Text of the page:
Young Readers in Love

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Children reading, by perfertdaysphotography via Pixabay

The other day, I asked the Bob on Books Facebook Page membership “when did you discover you loved reading?” As of this writing, thirty-six people responded and it was unanimous that they fell in love with reading in elementary school or before. The oldest was in sixth grade. Some always loved reading, enjoying being read to and even learning to read before they went to school. One woman claimed she read at a twelfth grade level in first grade!

There were several things I learned from my informal survey:

  1. Time spent with parents or another adult reading stories contributed to a love for reading for some.
  2. Learning how to read opened up the wonderful world of reading for some.
  3. One reader shared how she didn’t learn to read until sixth grade due to issues related to Aspergers, and how dedicated Special Ed teachers persisted when she started falling behind and resented reading. Now she loves reading and commented, “I enjoy reading so much now and will continue on for more years to come.”
  4. For many, it was a particular book that opened the wonderful world of reading. People mentioned Huckleberry Finn, Charlotte’s Web, the Little House books, A Wrinkle in Time, Nancy Drew mysteries and monster books.
  5. Trips to the library and bookmobile were important for a number of individuals, and getting a library card of one’s own was empowering.

The funniest reply I received was, “When I realized I wasn’t getting siblings, ever.”

Just yesterday, I came across this in How Neighborhoods Make Us Sick:

“Learning to read in first grade is the start of future academic attainment that has significant implications on adult health status. By third grade, students transition from learning to read to reading to learn, meaning that an inability to read hinders learning across all subjects. A study in the Chicago Public School system found that 80 percent of children with above-average reading scores in third grade graduated high school compared to 45 percent of those with below-average reading levels.” (p. 65)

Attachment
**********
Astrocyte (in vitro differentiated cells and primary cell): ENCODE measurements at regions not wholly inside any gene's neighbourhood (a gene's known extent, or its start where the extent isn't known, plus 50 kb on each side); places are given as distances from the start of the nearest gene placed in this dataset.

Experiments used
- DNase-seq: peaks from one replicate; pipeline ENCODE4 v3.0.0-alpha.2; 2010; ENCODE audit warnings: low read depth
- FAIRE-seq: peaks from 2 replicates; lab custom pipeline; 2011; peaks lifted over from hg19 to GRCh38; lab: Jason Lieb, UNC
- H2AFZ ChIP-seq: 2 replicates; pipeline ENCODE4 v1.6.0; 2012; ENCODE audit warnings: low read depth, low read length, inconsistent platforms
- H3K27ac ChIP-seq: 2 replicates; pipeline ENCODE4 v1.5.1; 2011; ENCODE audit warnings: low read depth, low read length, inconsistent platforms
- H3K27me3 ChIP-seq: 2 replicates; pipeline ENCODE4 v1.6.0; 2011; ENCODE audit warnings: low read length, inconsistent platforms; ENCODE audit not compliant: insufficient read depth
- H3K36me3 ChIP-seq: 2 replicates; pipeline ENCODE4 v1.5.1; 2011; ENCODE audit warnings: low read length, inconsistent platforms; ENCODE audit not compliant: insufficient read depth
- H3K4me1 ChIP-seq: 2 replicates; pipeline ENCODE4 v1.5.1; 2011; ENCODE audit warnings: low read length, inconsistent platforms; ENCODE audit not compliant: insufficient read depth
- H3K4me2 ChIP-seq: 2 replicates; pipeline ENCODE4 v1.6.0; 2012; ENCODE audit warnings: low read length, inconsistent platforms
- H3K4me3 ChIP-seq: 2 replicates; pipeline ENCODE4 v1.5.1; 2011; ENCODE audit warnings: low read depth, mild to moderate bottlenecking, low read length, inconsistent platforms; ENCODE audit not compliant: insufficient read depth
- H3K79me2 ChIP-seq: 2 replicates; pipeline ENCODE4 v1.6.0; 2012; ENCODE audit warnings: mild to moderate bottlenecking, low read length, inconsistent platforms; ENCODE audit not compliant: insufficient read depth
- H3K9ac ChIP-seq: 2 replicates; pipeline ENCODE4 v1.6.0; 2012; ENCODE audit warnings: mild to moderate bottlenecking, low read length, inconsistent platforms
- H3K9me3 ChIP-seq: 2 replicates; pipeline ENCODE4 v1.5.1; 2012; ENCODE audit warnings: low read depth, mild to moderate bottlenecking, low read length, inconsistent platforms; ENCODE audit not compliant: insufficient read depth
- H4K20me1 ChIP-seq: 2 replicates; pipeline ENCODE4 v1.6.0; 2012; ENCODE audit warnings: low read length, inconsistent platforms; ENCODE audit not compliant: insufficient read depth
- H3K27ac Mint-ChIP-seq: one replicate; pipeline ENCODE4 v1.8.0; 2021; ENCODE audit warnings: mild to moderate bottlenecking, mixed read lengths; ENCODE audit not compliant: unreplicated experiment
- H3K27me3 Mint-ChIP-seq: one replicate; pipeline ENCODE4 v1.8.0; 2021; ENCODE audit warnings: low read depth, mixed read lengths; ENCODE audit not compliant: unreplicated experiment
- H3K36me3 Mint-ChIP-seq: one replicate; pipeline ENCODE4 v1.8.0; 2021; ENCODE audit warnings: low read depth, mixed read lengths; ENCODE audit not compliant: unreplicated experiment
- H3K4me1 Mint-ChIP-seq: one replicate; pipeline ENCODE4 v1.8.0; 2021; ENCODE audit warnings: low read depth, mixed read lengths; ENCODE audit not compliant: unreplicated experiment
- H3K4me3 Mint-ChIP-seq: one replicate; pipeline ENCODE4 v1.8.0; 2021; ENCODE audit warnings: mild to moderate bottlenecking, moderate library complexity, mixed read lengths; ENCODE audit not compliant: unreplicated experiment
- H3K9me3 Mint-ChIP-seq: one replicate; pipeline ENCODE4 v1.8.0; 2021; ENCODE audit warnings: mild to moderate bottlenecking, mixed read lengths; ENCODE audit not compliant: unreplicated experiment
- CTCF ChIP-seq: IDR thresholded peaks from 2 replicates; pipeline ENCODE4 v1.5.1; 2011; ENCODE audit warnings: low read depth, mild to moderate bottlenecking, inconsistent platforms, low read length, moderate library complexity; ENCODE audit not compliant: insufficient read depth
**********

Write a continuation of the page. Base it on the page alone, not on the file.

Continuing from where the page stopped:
Elsewhere in this book it was noted that life expectancies in the U.S. can differ by as much as 14 years between those who fail to graduate from high school and those with sixteen or more years of education. Often, these differences are associated with zip codes and a complex of challenges.

Years ago, two friends co-wrote a book titled Read for Your Life. I wonder if they realized how literally true their words were. It seems that fostering the skill of reading, and hopefully with it, the love of reading, ought to be a national priority. How I wish a president would be willing to shut down the government for adequate funding to ensure  every child learned to read. God bless the Special Ed teachers of my one respondent who persisted until she learned not only to read but to love reading!

So what do we say for the adults who did not develop a love of reading as children? Actually, I don’t think we are so different than children. We don’t like being lectured that we should read. Far better to read a book on something they find interesting and love that makes them want to read more. Far better to discover that talking about books can be enjoyable (do we need book groups for reading neophytes?). Sometimes there may even be a learning or visual difficulty that has made reading a chore all one’s life. Wouldn’t it be great if employee health plans included help in these areas. I suspect it would more than pay off in productivity.

I do suspect we who have always loved reading need to be careful with adults just learning to love books. We should not intimidate them with an avalanche of book recommendations or be book snobs looking down on choices that we might think are “mind candy.” After all, who doesn’t enjoy candy at times? And as we watch the child-like birth of a love for reading, we may recall our own first love.